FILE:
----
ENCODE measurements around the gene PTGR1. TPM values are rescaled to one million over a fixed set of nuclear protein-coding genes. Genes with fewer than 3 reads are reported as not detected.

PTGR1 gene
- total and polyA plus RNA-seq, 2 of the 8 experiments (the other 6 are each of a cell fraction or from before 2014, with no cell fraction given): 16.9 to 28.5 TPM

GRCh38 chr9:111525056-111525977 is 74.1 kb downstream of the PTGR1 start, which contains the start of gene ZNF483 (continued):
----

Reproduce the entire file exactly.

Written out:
ENCODE measurements around the gene PTGR1. TPM values are rescaled to one million over a fixed set of nuclear protein-coding genes. Genes with fewer than 3 reads are reported as not detected.

PTGR1 gene
- total and polyA plus RNA-seq, 2 of the 8 experiments (the other 6 are each of a cell fraction or from before 2014, with no cell fraction given): 16.9 to 28.5 TPM

GRCh38 chr9:111525056-111525977 is 74.1 kb downstream of the PTGR1 start, which contains the start of gene ZNF483 (continued):